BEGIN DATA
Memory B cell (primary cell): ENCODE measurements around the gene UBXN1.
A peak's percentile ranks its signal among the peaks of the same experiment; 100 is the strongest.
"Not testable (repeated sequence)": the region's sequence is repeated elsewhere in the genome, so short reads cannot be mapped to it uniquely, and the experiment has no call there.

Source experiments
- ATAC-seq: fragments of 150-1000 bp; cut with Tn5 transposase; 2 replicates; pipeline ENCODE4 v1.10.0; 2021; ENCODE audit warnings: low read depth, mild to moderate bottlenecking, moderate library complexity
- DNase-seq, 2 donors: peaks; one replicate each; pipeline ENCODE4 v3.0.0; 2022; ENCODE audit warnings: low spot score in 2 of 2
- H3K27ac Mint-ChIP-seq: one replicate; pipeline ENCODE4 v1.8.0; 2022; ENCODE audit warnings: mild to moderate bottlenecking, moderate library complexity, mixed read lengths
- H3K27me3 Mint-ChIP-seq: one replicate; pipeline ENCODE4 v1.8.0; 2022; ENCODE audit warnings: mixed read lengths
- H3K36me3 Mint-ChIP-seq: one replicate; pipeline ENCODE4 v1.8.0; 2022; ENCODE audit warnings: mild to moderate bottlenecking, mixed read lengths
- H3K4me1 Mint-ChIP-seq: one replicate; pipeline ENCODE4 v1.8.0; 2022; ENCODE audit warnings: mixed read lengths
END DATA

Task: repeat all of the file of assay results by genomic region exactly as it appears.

Memory B cell (primary cell): ENCODE measurements around the gene UBXN1.
A peak's percentile ranks its signal among the peaks of the same experiment; 100 is the strongest.
"Not testable (repeated sequence)": the region's sequence is repeated elsewhere in the genome, so short reads cannot be mapped to it uniquely, and the experiment has no call there.

Source experiments
- ATAC-seq: fragments of 150-1000 bp; cut with Tn5 transposase; 2 replicates; pipeline ENCODE4 v1.10.0; 2021; ENCODE audit warnings: low read depth, mild to moderate bottlenecking, moderate library complexity
- DNase-seq, 2 donors: peaks; one replicate each; pipeline ENCODE4 v3.0.0; 2022; ENCODE audit warnings: low spot score in 2 of 2
- H3K27ac Mint-ChIP-seq: one replicate; pipeline ENCODE4 v1.8.0; 2022; ENCODE audit warnings: mild to moderate bottlenecking, moderate library complexity, mixed read lengths
- H3K27me3 Mint-ChIP-seq: one replicate; pipeline ENCODE4 v1.8.0; 2022; ENCODE audit warnings: mixed read lengths
- H3K36me3 Mint-ChIP-seq: one replicate; pipeline ENCODE4 v1.8.0; 2022; ENCODE audit warnings: mild to moderate bottlenecking, mixed read lengths
- H3K4me1 Mint-ChIP-seq: one replicate; pipeline ENCODE4 v1.8.0; 2022; ENCODE audit warnings: mixed read lengths